Long before the world had invented TV, radio or anything that resembled mass media, there was still a human thirst for stimulating information and knowledge. For many generations of Americans this thirst was partially satiated through gatherings of various kinds, including religious and other social functions. This led to some talented persons earning their living by traveling from place to place in order to share their musical, theatrical, educational or entertainment skills. Often, these gatherings were enhanced by sharing a delicious meal. In Kansas City this led, in 1898, to the establishment of the city's first “Dinner Club.” Their activity stimulated the 1947 creation of the Independence Knife and Fork Club.
That means that the Independence Knife and Fork Club has been an important forum, usually numbering in the hundreds, to enhance the culture of our city. Its leadership has included such historic civic luminaries as Roger T. Serman, Mayor of Independence; Rev. Harold Hunt, Pastor of the First Baptist Church; Frank Rucker of the Independence Examiner; and George C. Carson, founder of the Carson Funeral Home. Without a doubt, the Independence Knife and Fork Club has been one of the City's most influential organizations for the past 66 years.
But, as competition from the mass media and other forms of communication and entertainment has grown, the membership in the Knife and Fork Club has dwindled. This has led to the announcement recently to its membership from Karen Beverstock, the Club's present President, “I am sorry to tell you that dwindling numbers shows us there is no way we can sustain even another Knife and Fork meeting.” She also announced that the programs for the rest of the year have been amicably cancelled and that there will be a prorated refund of membership dues.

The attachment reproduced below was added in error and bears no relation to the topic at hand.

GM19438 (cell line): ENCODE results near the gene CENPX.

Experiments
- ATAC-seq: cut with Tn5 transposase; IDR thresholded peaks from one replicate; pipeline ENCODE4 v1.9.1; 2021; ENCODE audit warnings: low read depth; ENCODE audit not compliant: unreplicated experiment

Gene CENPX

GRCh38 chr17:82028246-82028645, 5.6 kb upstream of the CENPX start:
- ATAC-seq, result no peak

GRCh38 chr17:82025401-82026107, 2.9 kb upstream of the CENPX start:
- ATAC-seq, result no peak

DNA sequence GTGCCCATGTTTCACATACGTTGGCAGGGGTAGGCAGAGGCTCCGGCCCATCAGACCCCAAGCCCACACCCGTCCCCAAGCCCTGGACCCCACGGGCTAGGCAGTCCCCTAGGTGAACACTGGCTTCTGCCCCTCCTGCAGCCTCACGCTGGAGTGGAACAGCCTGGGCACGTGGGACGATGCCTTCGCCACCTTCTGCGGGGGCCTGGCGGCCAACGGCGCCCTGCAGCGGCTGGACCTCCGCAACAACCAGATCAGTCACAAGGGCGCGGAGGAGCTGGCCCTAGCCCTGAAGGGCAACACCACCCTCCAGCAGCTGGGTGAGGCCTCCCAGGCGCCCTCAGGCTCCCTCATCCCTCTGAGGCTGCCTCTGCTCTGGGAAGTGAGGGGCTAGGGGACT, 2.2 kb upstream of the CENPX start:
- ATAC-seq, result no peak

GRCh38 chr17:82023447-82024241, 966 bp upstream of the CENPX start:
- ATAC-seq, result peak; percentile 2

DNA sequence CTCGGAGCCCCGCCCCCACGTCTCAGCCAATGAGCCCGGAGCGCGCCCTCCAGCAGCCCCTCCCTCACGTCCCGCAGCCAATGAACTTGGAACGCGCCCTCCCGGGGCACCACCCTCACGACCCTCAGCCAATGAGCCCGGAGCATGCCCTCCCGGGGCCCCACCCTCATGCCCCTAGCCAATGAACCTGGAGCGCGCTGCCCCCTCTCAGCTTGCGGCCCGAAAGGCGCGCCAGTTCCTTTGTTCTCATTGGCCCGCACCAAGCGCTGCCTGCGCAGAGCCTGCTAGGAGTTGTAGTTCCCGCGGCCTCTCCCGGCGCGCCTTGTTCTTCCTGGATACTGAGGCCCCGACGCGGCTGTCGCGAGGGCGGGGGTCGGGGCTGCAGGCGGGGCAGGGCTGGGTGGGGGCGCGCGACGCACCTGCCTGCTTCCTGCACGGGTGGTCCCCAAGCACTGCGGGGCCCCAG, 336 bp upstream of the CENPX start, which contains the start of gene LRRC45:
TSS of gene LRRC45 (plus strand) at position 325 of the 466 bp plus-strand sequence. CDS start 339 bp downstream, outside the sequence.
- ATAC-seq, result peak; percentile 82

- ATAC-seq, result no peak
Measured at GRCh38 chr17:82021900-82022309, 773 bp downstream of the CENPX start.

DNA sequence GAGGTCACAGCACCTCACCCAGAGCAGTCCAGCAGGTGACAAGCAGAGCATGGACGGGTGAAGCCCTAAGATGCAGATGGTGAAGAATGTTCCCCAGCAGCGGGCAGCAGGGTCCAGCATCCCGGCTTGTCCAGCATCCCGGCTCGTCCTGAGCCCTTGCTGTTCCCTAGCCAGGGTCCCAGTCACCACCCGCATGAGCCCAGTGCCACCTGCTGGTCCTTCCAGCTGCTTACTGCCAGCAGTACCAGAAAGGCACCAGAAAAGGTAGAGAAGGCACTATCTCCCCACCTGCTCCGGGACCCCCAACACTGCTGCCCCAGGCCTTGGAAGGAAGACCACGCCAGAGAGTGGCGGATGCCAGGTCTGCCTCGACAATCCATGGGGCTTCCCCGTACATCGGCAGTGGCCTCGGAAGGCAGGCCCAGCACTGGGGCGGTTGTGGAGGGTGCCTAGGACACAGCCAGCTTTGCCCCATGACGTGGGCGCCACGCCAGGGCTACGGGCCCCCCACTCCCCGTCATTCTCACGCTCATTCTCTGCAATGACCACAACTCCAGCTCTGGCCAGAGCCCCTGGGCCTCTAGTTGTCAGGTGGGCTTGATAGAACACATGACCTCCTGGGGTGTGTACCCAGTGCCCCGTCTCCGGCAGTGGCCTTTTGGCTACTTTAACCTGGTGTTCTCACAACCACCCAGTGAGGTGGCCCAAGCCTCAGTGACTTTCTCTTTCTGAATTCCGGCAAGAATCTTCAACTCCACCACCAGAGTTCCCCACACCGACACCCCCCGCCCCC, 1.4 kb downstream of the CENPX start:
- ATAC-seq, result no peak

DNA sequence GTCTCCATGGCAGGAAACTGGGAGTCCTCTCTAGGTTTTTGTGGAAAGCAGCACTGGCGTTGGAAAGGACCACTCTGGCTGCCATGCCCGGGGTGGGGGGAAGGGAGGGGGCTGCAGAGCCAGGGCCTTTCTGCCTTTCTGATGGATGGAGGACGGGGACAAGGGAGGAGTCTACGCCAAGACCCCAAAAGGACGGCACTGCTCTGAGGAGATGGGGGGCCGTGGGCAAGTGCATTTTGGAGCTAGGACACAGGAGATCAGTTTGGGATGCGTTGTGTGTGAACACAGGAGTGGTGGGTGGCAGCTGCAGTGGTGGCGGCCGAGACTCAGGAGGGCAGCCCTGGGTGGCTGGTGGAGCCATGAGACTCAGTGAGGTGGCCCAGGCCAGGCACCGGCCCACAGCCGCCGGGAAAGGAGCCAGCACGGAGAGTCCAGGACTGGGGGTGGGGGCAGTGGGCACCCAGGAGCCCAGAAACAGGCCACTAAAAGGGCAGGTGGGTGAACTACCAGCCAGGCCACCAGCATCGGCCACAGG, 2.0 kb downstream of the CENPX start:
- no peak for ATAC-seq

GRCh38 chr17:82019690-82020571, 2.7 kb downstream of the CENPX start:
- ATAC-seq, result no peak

Beverstock also noted that their club had been the longest continuous client of the 106-year-old Laurel Club and complimented them for their consistent fine meals.
The Club's Membership Committee Chairman, Bill Newton, sadly noted the coincidence that Gerald Winholtz, one of the Club's respected members who was in attendance at the Club's Inaugural Dinner, passed away this past September.
- James A. Everett